Government drive for flexibility could backfire

The government is continuing its family friendly workplace drive with vigour and last week laid out its proposals for the extension of paternity leave and transferring leave from mothers to fathers.

The proposals show a welcome willingness to listen to the concerns of employers about the potential administrative complexity of managing this transfer. And the government has signalled its intention to come up with as simple a system as possible, involving parents self-certifying that they are eligible and making them responsible for completing the paperwork.

Research by the Chartered Institute of Personnel and Development, conducted before the government published its proposals, found that two-thirds of employers thought the paternity leave provisions would cause either some or significant difficulties. So the government’s plans to alleviate as much of the burden as possible should be applauded.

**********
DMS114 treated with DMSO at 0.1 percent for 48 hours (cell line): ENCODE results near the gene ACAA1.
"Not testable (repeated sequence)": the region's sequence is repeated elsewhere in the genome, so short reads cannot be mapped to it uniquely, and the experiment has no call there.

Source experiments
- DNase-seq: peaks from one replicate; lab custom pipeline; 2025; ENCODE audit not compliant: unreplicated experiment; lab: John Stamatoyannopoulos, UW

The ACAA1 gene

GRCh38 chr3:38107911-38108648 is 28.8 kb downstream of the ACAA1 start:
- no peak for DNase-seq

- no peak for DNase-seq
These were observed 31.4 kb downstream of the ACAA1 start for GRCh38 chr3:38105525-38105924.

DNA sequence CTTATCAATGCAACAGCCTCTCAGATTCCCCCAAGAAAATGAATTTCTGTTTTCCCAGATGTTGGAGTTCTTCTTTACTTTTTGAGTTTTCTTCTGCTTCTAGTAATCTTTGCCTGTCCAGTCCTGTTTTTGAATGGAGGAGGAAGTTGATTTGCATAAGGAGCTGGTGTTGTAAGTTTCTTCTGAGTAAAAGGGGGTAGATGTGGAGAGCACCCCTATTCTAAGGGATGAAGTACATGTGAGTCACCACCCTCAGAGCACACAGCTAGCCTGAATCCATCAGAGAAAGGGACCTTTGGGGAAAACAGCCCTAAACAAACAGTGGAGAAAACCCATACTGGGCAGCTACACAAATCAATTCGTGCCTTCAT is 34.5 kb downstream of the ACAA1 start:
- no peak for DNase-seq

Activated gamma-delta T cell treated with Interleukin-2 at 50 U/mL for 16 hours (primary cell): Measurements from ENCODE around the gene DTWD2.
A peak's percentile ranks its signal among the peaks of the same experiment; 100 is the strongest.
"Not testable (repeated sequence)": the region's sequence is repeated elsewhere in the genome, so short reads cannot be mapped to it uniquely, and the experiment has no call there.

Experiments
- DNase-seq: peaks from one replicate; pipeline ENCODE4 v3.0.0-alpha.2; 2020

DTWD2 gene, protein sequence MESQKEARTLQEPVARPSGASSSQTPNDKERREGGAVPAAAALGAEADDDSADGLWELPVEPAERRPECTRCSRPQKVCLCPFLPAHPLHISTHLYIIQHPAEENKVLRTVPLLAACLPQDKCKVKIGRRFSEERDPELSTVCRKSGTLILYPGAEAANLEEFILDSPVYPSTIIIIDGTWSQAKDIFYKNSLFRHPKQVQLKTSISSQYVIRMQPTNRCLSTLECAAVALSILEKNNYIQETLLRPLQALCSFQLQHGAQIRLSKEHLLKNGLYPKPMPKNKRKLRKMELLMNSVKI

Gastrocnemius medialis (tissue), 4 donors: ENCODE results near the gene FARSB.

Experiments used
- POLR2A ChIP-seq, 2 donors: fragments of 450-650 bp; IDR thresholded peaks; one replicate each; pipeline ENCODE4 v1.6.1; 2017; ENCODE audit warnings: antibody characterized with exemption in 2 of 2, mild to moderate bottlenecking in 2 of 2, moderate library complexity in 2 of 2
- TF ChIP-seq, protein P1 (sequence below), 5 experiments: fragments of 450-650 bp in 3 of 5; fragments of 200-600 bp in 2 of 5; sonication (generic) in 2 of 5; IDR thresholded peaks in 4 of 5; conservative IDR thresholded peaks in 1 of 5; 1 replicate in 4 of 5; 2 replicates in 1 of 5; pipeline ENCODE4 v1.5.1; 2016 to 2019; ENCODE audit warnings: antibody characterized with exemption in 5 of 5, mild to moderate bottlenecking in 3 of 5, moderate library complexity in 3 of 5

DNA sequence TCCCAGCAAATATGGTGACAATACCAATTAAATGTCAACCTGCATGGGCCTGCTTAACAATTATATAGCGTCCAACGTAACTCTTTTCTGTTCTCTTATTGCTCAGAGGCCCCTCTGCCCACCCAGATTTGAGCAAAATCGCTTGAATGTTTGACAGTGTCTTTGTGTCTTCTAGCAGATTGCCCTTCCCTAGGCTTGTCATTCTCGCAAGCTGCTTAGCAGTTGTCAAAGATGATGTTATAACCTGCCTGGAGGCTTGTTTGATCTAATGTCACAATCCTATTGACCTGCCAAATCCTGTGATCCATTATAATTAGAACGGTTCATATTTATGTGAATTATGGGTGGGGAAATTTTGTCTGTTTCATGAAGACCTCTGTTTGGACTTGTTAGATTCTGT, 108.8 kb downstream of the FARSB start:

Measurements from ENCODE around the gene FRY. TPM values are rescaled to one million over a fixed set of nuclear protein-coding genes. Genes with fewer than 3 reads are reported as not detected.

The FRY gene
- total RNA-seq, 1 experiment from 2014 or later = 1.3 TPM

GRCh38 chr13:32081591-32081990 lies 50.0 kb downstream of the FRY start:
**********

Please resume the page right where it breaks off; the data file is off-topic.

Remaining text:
But would it not have been easier to leave employers to confer a right to 26 weeks’ additional paternity leave on fathers and let working families decide whether and how to use that?

And trade union calls for fathers to have the right to paid time off to attend antenatal classes, in the same way as mothers, go too far. As does the campaign by the Breastfeeding Manifesto Coalition – made up of unions, charities and campaign groups – for a new law to allow breastfeeding breaks for women at work.

To legislate for this would surely be madness, and hopefully it is not in the government’s thinking at this time. The CBI has rightly come out against the idea, saying it only makes sense if employers operate a workplace nursery. But surely organisations that do have one, already have informal arrangements in place.

Balancing the family friendly agenda is a tricky task. But introducing more legislation – albeit with the stated intention of increasing flexibility – will put a far greater burden on employers to be driven by processes and systems. Sadly, the end result might be to stifle innovation and best practice, which will benefit no-one.

By Mike Berry, news editor


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